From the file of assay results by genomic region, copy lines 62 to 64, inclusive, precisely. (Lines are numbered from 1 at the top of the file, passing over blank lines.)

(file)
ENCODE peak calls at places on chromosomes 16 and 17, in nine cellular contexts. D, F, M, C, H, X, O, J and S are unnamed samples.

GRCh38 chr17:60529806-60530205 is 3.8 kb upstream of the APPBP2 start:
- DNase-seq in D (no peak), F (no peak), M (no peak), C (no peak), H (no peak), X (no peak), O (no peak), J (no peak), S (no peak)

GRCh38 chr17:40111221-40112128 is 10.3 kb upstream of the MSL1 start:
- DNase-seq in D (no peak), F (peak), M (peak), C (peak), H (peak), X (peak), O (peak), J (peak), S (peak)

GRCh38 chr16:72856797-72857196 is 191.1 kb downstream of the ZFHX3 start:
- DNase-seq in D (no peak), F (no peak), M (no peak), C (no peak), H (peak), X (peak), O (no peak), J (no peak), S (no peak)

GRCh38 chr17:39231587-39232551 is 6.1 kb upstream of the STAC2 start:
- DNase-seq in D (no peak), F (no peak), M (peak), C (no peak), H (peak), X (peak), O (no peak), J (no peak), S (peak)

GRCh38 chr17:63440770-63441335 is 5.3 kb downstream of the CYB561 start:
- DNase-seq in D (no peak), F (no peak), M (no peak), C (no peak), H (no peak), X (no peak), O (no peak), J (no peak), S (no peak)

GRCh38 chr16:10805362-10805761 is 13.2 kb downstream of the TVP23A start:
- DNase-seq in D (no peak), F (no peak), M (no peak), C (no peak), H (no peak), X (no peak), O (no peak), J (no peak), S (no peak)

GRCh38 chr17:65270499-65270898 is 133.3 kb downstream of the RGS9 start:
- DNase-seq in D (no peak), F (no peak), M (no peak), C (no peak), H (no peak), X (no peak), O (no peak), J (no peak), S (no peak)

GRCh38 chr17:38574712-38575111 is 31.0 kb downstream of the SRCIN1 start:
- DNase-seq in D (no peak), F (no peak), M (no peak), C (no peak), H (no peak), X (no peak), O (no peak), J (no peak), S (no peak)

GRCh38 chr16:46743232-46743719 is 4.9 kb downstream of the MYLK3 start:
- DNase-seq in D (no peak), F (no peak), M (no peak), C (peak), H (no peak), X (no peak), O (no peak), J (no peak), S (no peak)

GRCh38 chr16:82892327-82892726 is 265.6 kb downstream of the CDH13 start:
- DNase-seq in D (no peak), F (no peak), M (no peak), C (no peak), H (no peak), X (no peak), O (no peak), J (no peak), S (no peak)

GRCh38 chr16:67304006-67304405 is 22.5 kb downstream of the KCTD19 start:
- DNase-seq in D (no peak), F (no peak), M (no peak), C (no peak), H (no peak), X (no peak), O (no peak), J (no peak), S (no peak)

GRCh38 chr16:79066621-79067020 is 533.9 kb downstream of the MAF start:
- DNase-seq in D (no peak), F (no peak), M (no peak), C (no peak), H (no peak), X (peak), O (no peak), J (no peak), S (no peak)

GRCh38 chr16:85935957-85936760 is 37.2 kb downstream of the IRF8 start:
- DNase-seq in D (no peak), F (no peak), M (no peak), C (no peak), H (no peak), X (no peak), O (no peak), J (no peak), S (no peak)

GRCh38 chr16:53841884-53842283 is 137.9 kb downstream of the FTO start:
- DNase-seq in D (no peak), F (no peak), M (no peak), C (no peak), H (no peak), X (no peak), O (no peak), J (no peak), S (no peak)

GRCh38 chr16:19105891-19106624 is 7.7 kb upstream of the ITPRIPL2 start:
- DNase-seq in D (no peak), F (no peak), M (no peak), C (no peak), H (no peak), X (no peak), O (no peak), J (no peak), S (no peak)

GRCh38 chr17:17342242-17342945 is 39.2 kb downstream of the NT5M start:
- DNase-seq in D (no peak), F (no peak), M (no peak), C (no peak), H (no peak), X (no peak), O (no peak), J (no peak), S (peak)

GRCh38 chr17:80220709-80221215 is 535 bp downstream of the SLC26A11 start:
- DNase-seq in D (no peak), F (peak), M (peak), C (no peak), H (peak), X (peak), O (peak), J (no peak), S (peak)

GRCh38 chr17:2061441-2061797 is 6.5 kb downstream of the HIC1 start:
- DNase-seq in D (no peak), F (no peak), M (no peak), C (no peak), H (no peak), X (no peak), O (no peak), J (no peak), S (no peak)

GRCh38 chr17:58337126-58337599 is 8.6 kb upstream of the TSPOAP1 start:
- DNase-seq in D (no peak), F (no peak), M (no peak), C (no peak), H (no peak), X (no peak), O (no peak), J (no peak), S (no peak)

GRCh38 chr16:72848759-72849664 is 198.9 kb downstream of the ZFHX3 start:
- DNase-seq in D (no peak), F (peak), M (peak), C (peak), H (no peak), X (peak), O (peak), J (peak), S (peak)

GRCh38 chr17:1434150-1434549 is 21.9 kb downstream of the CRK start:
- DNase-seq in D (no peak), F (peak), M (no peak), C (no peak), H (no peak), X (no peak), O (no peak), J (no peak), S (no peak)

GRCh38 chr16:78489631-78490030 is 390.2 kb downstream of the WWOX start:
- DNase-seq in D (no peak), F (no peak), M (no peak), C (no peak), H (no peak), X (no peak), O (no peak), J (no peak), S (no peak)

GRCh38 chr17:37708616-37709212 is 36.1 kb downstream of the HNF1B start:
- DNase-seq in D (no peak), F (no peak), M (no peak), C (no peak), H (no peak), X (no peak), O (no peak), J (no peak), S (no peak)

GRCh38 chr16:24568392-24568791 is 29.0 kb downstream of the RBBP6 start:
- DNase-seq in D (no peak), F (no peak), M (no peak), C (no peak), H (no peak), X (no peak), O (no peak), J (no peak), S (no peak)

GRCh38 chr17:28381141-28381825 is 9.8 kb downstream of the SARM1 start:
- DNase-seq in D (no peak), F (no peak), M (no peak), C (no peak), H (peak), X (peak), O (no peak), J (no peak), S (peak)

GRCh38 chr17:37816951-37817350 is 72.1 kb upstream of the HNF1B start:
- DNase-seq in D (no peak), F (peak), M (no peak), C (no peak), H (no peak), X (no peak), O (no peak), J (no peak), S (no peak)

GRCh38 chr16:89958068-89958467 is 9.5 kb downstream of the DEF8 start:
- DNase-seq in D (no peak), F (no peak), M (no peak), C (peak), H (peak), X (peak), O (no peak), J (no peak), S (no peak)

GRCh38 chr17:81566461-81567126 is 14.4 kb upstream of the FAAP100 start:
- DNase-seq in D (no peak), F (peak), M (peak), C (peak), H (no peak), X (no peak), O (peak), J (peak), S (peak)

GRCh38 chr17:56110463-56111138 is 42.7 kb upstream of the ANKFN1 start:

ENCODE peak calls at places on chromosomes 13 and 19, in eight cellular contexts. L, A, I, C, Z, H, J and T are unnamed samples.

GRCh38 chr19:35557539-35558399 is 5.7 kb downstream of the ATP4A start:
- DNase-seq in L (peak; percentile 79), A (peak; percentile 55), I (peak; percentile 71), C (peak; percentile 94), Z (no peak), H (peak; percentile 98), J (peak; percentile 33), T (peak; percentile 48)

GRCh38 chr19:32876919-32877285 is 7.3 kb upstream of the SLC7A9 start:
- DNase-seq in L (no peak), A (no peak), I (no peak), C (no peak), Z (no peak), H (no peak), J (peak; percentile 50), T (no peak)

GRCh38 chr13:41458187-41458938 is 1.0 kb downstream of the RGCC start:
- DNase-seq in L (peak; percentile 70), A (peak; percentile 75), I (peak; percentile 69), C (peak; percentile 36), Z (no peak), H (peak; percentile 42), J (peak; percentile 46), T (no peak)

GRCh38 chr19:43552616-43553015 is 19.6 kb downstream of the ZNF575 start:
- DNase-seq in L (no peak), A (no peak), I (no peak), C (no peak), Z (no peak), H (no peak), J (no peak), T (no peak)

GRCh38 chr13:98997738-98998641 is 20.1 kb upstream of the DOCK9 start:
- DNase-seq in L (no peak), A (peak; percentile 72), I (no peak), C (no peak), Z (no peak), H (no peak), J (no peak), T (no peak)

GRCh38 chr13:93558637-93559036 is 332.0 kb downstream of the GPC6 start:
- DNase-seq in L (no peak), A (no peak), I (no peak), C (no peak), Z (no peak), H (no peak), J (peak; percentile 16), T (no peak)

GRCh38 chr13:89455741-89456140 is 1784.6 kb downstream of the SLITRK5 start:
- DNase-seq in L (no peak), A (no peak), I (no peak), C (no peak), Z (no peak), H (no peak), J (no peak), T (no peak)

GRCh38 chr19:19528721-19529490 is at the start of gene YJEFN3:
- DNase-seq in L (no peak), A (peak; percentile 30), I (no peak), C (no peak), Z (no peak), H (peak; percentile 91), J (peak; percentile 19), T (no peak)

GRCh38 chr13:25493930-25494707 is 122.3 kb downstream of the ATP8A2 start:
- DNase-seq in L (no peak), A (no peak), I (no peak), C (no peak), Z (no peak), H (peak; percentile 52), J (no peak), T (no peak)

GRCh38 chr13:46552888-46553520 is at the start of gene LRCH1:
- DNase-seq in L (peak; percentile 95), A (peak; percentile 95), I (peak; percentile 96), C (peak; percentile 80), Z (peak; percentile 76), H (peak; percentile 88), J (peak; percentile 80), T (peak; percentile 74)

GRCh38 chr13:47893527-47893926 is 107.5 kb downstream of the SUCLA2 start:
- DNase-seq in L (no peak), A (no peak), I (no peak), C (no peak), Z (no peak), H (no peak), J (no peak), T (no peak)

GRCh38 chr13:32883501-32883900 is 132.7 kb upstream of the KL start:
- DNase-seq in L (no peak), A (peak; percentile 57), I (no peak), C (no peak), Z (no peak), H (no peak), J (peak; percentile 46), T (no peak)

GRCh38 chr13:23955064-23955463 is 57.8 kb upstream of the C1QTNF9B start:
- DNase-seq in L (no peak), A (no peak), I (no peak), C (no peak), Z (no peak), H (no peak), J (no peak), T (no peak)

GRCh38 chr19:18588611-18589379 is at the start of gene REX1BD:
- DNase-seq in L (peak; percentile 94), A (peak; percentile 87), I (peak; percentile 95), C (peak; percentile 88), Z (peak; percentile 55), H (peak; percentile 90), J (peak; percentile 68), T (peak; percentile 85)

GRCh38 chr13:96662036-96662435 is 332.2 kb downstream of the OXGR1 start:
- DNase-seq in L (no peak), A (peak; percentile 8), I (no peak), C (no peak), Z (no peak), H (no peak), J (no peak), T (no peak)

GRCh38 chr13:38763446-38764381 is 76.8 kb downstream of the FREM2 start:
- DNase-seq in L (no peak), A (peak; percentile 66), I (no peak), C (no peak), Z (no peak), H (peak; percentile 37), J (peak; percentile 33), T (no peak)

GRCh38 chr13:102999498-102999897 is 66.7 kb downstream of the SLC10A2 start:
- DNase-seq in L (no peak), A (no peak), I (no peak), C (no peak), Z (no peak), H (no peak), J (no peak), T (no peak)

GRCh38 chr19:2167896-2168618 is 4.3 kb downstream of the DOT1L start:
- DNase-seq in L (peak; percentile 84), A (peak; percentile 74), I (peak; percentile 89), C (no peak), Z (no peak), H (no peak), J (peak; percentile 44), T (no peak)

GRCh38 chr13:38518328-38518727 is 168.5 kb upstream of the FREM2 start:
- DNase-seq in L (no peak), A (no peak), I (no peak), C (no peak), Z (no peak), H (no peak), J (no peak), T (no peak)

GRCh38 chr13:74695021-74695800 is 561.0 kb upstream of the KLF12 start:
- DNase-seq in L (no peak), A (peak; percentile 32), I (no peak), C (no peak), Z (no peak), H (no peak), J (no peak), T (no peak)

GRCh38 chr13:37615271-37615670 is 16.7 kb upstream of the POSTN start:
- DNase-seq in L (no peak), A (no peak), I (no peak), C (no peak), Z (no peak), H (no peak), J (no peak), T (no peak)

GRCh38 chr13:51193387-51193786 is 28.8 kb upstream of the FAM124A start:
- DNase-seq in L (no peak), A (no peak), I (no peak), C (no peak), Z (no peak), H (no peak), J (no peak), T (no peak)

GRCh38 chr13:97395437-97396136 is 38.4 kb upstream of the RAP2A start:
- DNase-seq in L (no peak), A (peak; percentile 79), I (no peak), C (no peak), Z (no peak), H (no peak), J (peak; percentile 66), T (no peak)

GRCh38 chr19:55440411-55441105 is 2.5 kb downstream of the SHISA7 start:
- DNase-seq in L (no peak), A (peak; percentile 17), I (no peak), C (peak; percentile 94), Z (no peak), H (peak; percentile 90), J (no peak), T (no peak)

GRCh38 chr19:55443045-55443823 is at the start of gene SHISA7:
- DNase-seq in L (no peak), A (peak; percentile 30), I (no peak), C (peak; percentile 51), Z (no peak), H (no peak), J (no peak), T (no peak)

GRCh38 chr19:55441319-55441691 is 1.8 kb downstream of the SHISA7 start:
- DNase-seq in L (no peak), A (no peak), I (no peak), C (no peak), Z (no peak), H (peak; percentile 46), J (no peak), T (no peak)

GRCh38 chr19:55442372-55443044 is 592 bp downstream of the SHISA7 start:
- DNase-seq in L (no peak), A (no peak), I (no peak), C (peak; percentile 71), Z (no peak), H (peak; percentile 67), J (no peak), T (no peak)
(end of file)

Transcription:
GRCh38 chr19:32876919-32877285 is 7.3 kb upstream of the SLC7A9 start:
- DNase-seq in L (no peak), A (no peak), I (no peak), C (no peak), Z (no peak), H (no peak), J (peak; percentile 50), T (no peak)

GRCh38 chr13:41458187-41458938 is 1.0 kb downstream of the RGCC start: